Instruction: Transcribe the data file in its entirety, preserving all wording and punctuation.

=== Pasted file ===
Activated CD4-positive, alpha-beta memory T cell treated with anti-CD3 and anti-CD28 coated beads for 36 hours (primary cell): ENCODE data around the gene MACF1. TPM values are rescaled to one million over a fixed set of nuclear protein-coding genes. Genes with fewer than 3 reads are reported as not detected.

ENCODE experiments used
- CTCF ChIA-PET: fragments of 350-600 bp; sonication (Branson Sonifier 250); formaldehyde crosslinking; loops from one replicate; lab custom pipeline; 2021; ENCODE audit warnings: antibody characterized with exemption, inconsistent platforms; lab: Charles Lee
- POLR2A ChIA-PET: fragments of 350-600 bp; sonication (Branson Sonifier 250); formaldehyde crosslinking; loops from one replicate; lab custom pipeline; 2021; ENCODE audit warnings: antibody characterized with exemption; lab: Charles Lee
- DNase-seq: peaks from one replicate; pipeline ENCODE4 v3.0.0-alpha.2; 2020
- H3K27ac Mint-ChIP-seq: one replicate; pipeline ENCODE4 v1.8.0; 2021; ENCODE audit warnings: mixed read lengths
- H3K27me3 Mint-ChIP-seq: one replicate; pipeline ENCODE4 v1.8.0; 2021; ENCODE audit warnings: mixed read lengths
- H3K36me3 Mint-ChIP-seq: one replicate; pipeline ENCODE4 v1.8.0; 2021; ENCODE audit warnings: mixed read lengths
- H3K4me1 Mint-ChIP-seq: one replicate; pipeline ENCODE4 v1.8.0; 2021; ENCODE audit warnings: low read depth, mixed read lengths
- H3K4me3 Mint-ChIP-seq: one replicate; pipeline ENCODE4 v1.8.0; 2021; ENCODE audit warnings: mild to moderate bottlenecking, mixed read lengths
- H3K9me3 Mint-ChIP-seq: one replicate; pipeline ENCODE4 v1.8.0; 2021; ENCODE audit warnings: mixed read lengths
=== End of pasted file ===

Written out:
Activated CD4-positive, alpha-beta memory T cell treated with anti-CD3 and anti-CD28 coated beads for 36 hours (primary cell): ENCODE data around the gene MACF1. TPM values are rescaled to one million over a fixed set of nuclear protein-coding genes. Genes with fewer than 3 reads are reported as not detected.

ENCODE experiments used
- CTCF ChIA-PET: fragments of 350-600 bp; sonication (Branson Sonifier 250); formaldehyde crosslinking; loops from one replicate; lab custom pipeline; 2021; ENCODE audit warnings: antibody characterized with exemption, inconsistent platforms; lab: Charles Lee
- POLR2A ChIA-PET: fragments of 350-600 bp; sonication (Branson Sonifier 250); formaldehyde crosslinking; loops from one replicate; lab custom pipeline; 2021; ENCODE audit warnings: antibody characterized with exemption; lab: Charles Lee
- DNase-seq: peaks from one replicate; pipeline ENCODE4 v3.0.0-alpha.2; 2020
- H3K27ac Mint-ChIP-seq: one replicate; pipeline ENCODE4 v1.8.0; 2021; ENCODE audit warnings: mixed read lengths
- H3K27me3 Mint-ChIP-seq: one replicate; pipeline ENCODE4 v1.8.0; 2021; ENCODE audit warnings: mixed read lengths
- H3K36me3 Mint-ChIP-seq: one replicate; pipeline ENCODE4 v1.8.0; 2021; ENCODE audit warnings: mixed read lengths
- H3K4me1 Mint-ChIP-seq: one replicate; pipeline ENCODE4 v1.8.0; 2021; ENCODE audit warnings: low read depth, mixed read lengths
- H3K4me3 Mint-ChIP-seq: one replicate; pipeline ENCODE4 v1.8.0; 2021; ENCODE audit warnings: mild to moderate bottlenecking, mixed read lengths
- H3K9me3 Mint-ChIP-seq: one replicate; pipeline ENCODE4 v1.8.0; 2021; ENCODE audit warnings: mixed read lengths